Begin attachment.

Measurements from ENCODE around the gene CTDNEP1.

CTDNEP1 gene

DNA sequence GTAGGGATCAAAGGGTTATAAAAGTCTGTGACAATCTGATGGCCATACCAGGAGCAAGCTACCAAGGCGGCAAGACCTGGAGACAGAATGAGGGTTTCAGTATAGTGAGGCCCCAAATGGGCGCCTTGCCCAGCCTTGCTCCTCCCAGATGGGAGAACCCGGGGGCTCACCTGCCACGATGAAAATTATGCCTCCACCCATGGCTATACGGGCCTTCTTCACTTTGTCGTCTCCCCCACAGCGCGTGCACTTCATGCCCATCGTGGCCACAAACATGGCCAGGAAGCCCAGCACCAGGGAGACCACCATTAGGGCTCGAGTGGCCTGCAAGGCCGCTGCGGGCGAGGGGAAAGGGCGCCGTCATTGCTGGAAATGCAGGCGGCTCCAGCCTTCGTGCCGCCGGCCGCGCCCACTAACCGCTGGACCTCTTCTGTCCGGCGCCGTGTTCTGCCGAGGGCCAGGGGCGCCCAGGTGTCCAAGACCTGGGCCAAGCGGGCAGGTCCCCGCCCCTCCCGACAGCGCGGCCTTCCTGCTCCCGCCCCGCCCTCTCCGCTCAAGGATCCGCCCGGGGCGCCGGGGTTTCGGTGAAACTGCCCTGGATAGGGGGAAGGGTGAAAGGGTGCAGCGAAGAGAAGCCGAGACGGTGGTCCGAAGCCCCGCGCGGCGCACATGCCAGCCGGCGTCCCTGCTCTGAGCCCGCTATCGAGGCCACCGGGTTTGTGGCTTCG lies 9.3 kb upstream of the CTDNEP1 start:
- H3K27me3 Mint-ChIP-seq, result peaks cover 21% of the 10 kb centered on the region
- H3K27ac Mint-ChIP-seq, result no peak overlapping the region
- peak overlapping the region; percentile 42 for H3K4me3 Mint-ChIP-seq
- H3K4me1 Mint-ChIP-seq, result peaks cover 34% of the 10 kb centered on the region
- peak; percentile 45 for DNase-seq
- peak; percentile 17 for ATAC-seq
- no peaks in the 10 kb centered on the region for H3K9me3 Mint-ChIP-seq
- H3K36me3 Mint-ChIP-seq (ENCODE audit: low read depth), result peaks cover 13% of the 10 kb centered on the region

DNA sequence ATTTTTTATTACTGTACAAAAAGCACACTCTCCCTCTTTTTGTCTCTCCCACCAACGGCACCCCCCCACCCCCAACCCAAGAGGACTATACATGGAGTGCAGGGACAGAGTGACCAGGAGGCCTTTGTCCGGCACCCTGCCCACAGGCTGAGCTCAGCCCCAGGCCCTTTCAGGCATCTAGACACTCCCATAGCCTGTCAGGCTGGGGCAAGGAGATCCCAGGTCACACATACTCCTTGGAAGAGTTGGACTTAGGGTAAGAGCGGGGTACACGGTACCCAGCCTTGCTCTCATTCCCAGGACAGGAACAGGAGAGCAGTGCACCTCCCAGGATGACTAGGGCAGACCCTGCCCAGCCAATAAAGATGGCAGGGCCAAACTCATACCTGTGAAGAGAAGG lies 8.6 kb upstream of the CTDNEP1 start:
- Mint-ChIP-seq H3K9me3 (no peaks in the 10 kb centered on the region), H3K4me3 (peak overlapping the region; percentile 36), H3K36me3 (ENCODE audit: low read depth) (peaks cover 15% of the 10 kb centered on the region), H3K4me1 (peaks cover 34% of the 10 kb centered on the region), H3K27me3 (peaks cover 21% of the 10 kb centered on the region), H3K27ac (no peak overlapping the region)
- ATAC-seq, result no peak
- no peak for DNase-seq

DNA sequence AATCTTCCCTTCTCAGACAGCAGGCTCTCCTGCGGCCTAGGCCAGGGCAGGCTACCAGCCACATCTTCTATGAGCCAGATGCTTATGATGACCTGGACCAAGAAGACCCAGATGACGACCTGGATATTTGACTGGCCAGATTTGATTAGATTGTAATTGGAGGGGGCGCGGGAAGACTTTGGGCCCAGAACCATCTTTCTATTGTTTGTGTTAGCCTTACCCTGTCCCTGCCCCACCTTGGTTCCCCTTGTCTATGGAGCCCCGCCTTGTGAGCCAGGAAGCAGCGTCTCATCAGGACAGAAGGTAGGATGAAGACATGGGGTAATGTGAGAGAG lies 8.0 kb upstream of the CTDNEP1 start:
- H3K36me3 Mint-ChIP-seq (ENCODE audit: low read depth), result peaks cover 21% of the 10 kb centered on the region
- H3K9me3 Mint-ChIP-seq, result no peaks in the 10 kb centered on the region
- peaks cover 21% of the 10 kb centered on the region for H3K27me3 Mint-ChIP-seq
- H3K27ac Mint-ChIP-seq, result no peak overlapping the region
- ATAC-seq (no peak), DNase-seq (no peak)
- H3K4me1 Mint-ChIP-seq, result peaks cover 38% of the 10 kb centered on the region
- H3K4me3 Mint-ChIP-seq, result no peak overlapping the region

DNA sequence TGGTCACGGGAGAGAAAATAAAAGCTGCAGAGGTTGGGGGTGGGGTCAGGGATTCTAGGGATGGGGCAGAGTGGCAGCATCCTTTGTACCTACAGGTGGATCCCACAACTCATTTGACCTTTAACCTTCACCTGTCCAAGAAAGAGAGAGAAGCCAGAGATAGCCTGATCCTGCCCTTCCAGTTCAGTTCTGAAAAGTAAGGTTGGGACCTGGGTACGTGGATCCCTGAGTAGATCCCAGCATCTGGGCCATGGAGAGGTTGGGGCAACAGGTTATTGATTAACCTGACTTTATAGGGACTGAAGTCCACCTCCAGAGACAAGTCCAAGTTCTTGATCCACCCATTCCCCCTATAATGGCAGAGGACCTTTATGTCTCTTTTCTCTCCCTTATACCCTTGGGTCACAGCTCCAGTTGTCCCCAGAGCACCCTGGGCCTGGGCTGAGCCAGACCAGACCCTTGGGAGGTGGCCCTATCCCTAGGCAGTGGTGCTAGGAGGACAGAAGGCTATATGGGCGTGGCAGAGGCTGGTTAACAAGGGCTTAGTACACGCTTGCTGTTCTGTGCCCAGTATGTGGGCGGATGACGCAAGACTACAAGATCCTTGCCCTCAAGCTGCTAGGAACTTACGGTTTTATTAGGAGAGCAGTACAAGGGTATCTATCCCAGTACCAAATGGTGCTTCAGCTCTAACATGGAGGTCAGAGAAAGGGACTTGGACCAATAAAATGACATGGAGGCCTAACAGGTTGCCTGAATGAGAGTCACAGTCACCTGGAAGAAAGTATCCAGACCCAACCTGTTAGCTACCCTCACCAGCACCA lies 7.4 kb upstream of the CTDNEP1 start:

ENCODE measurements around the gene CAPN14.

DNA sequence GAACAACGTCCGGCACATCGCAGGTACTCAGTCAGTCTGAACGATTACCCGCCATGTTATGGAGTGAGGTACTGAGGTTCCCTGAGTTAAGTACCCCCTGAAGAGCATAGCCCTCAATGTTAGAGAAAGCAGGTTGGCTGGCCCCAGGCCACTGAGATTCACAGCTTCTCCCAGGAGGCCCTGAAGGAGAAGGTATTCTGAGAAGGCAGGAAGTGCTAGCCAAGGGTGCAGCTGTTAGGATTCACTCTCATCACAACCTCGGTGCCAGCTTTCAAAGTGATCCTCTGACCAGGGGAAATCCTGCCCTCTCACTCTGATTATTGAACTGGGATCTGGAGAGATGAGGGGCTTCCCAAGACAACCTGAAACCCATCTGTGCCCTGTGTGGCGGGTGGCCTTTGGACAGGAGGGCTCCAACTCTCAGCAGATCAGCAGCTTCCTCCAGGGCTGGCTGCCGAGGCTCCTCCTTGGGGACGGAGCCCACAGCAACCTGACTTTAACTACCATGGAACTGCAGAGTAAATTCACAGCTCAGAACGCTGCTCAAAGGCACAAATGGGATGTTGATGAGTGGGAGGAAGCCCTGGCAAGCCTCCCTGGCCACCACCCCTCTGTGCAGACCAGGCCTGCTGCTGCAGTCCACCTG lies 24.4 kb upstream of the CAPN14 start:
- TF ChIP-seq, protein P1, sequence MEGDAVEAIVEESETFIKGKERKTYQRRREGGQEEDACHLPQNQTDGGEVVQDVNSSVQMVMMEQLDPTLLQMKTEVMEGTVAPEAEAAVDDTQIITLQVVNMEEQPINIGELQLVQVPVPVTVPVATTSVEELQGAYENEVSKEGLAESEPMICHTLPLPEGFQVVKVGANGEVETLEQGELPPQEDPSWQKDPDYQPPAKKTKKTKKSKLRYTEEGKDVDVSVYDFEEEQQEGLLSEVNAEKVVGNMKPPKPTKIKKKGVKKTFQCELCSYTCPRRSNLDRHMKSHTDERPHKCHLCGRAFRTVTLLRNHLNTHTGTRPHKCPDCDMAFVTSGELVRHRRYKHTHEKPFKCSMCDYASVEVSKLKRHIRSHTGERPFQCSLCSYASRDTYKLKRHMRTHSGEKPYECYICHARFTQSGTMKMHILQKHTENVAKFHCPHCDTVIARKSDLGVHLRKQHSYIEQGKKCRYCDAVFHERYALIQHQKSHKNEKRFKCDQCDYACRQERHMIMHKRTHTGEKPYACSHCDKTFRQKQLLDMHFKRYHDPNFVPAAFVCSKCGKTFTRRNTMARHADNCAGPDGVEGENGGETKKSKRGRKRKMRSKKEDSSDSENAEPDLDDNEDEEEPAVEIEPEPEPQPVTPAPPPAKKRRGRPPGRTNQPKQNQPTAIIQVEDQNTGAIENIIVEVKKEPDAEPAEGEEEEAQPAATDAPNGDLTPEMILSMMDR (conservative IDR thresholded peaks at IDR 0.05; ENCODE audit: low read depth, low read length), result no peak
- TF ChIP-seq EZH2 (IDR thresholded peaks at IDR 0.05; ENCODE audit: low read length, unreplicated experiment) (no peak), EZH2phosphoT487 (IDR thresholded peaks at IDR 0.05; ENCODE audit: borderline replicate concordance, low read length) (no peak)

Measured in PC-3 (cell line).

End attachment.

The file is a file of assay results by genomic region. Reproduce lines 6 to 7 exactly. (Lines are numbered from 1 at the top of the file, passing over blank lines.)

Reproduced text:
- peak overlapping the region; percentile 42 for H3K4me3 Mint-ChIP-seq
- H3K4me1 Mint-ChIP-seq, result peaks cover 34% of the 10 kb centered on the region